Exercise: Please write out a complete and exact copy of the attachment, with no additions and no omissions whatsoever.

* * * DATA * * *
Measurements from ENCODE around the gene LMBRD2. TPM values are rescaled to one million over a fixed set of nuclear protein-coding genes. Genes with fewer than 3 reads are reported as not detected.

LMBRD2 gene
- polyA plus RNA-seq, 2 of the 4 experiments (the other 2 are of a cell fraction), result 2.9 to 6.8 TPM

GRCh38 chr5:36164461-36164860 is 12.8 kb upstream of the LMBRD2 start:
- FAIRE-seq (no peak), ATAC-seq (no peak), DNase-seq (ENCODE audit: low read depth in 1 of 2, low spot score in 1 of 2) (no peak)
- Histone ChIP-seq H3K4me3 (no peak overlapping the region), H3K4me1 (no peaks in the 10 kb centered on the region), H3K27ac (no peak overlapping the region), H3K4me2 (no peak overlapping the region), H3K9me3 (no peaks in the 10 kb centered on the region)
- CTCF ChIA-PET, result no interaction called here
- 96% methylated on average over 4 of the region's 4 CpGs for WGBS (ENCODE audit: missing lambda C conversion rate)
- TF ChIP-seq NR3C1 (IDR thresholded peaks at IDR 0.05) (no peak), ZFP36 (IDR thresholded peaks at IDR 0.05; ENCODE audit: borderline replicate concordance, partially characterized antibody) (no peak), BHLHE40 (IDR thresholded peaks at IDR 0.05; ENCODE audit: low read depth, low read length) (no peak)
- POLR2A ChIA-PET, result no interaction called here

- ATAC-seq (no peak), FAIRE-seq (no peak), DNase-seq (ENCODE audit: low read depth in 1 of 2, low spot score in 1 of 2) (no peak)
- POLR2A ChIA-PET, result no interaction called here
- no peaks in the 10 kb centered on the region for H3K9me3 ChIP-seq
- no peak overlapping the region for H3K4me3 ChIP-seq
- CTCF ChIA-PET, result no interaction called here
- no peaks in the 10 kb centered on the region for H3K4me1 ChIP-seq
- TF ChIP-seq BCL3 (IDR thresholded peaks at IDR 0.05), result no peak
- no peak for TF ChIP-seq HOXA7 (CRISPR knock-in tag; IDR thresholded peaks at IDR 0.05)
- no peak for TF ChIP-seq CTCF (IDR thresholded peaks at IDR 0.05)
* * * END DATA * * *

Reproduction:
Measurements from ENCODE around the gene LMBRD2. TPM values are rescaled to one million over a fixed set of nuclear protein-coding genes. Genes with fewer than 3 reads are reported as not detected.

LMBRD2 gene
- polyA plus RNA-seq, 2 of the 4 experiments (the other 2 are of a cell fraction), result 2.9 to 6.8 TPM

GRCh38 chr5:36164461-36164860 is 12.8 kb upstream of the LMBRD2 start:
- FAIRE-seq (no peak), ATAC-seq (no peak), DNase-seq (ENCODE audit: low read depth in 1 of 2, low spot score in 1 of 2) (no peak)
- Histone ChIP-seq H3K4me3 (no peak overlapping the region), H3K4me1 (no peaks in the 10 kb centered on the region), H3K27ac (no peak overlapping the region), H3K4me2 (no peak overlapping the region), H3K9me3 (no peaks in the 10 kb centered on the region)
- CTCF ChIA-PET, result no interaction called here
- 96% methylated on average over 4 of the region's 4 CpGs for WGBS (ENCODE audit: missing lambda C conversion rate)
- TF ChIP-seq NR3C1 (IDR thresholded peaks at IDR 0.05) (no peak), ZFP36 (IDR thresholded peaks at IDR 0.05; ENCODE audit: borderline replicate concordance, partially characterized antibody) (no peak), BHLHE40 (IDR thresholded peaks at IDR 0.05; ENCODE audit: low read depth, low read length) (no peak)
- POLR2A ChIA-PET, result no interaction called here

- ATAC-seq (no peak), FAIRE-seq (no peak), DNase-seq (ENCODE audit: low read depth in 1 of 2, low spot score in 1 of 2) (no peak)
- POLR2A ChIA-PET, result no interaction called here
- no peaks in the 10 kb centered on the region for H3K9me3 ChIP-seq
- no peak overlapping the region for H3K4me3 ChIP-seq
- CTCF ChIA-PET, result no interaction called here
- no peaks in the 10 kb centered on the region for H3K4me1 ChIP-seq
- TF ChIP-seq BCL3 (IDR thresholded peaks at IDR 0.05), result no peak
- no peak for TF ChIP-seq HOXA7 (CRISPR knock-in tag; IDR thresholded peaks at IDR 0.05)
- no peak for TF ChIP-seq CTCF (IDR thresholded peaks at IDR 0.05)